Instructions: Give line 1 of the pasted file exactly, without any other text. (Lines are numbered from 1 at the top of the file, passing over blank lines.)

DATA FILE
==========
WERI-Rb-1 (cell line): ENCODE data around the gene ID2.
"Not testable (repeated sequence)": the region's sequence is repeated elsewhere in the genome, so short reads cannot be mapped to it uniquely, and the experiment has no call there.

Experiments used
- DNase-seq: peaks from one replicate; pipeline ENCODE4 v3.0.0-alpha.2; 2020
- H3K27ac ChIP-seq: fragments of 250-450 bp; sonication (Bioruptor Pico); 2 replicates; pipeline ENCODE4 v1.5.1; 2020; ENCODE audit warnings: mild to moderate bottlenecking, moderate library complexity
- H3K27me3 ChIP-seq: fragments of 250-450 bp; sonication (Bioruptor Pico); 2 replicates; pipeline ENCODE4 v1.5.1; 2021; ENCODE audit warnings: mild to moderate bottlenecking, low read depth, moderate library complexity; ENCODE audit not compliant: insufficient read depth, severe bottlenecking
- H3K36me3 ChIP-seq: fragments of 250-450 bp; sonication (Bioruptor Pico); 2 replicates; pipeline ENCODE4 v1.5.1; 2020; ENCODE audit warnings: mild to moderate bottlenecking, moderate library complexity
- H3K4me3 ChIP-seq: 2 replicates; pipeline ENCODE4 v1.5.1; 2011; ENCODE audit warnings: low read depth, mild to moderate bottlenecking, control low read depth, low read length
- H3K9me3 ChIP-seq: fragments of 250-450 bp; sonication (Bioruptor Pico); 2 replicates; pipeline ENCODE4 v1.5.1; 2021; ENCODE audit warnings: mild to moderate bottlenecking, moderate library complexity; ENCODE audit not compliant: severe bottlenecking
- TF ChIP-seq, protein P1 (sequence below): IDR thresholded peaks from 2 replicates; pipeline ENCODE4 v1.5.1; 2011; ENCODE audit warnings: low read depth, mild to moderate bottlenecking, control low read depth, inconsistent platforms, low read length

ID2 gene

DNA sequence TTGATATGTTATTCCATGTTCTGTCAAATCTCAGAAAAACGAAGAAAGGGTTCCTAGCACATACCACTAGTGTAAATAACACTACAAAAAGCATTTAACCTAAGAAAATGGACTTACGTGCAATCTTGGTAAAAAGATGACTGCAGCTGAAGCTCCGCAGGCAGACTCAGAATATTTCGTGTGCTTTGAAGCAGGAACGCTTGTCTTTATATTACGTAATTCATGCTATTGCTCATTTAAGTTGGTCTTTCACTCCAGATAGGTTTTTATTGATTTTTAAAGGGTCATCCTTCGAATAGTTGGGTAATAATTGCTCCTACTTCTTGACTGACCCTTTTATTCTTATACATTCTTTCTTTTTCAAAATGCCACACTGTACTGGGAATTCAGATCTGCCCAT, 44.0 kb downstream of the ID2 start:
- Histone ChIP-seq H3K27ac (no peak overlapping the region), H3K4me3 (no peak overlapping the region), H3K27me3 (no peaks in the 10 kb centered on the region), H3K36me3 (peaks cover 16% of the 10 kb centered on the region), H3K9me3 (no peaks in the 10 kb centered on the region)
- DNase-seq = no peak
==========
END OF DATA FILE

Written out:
WERI-Rb-1 (cell line): ENCODE data around the gene ID2.